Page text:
Training Within Industry was rolled out to the industrial world in the 1940’s through 4 training programs aimed at supervisors. These programs collectively became known as the “J Programs”, and were the underpinnings for a systematic approach to employee and organizational development that led to a continuous learning, continuous improvement culture – what we now call “Lean”.
Job Instruction (JI)
The foundation for all lean efforts, JI results in standardized work and a clear methodology for ensuring that workers learn how to do a job safely, effectively and efficiently in the minimum amount of time. JI is the basis for developing a continuous learning culture in organizations. Benefits of JI include reduced time to competence for new employees, reduced scrap and rework, fewer accidents and incidents, increased productivity and improved job satisfaction.
Job Methods (JM)
Once work has been standardized and employees trained using JI, the next step is to find out how to do the job better. JM teaches a process for analyzing a job and finding ways to reduce waste and inefficiency. JM provides the structure for developing and integrating a continuous improvement culture into an organization. Benefits of JM include reduction in costs, increases in productivity, reductions in work in process inventories and overall increased throughput from existing resources.
Job Relations (JR)
This J program provides supervisors with a simple methodology for diagnosing and dealing with performance issues in the workplace that results in positive employee relations. The method teaches supervisors how to get the facts, look at options, make decisions, take action and verify results, all while keeping within the bounds of collective agreements and employment standards. The results include improved productivity, fewer grievances, improved morale, improved cooperation/collaboration and lower turnover.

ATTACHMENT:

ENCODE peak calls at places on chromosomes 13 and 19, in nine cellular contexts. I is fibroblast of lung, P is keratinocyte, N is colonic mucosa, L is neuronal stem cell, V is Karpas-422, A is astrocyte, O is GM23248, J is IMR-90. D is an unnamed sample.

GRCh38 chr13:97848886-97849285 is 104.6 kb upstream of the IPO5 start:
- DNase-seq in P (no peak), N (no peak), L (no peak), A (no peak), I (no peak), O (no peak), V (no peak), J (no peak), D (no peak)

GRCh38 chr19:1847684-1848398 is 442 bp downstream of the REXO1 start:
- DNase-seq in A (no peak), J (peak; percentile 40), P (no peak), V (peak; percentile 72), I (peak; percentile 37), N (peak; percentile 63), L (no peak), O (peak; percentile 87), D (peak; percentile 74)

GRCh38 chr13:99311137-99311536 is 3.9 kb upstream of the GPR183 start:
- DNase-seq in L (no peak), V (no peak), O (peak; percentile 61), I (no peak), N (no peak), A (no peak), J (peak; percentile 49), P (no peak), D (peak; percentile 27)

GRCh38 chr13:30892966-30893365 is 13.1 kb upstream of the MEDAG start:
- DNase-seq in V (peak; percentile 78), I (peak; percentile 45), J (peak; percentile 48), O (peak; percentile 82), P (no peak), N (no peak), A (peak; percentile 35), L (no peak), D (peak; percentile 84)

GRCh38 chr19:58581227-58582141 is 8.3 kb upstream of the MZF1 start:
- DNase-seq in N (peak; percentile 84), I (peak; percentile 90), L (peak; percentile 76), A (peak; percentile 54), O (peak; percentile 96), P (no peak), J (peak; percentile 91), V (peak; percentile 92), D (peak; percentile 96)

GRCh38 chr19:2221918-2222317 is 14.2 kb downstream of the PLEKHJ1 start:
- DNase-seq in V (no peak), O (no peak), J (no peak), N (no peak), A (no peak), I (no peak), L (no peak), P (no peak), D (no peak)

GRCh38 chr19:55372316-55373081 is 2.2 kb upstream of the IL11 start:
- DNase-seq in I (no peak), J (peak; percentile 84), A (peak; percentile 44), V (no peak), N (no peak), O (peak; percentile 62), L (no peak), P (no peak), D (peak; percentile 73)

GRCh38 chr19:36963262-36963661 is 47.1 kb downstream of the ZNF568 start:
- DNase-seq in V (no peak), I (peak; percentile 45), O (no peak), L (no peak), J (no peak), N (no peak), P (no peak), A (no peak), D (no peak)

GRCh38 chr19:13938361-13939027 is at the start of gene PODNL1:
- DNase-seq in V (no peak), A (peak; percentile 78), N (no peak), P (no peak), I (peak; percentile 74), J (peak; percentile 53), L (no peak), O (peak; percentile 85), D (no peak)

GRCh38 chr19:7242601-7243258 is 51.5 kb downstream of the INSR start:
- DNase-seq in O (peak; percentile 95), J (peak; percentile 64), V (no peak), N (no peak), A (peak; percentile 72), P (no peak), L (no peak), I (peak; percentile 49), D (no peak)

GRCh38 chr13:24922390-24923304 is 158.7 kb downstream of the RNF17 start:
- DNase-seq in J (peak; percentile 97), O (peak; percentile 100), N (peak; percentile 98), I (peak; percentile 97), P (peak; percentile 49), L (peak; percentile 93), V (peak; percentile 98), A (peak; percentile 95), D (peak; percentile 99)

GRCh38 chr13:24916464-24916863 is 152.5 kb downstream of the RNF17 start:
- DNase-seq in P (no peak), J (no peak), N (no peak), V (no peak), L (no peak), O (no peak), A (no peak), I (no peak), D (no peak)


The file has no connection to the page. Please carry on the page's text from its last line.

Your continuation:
Job Safety (JS)
This J program complements the others by providing supervisors with a process for engaging employees in identifying and eliminating workplace environmental, health and safety risks. In addition, it looks at the chain of events that can lead to accidents and incidents, and provides a method for supervisors to be proactive in preventing them. The results of JS include increased safety awareness, reductions in workplace EH&S incidents, reduction in lost time injuries and lower insurance costs for employers.
In addition, TWI developed a 5th product, called Program Development (PD), which is focused on teaching internal training organizations how to become actively involved in improving workplace performance through training and development activities at the front line.
Collectively, the TWI programs and the philosophy that they embody can form the foundation of efforts to move an organization toward increased productivity and higher profitability through a culture of continuous learning, continuous improvement and respect for the skills and contributions of the entire workforce. In a highly competitive global economy, Canadian industry needs TWI.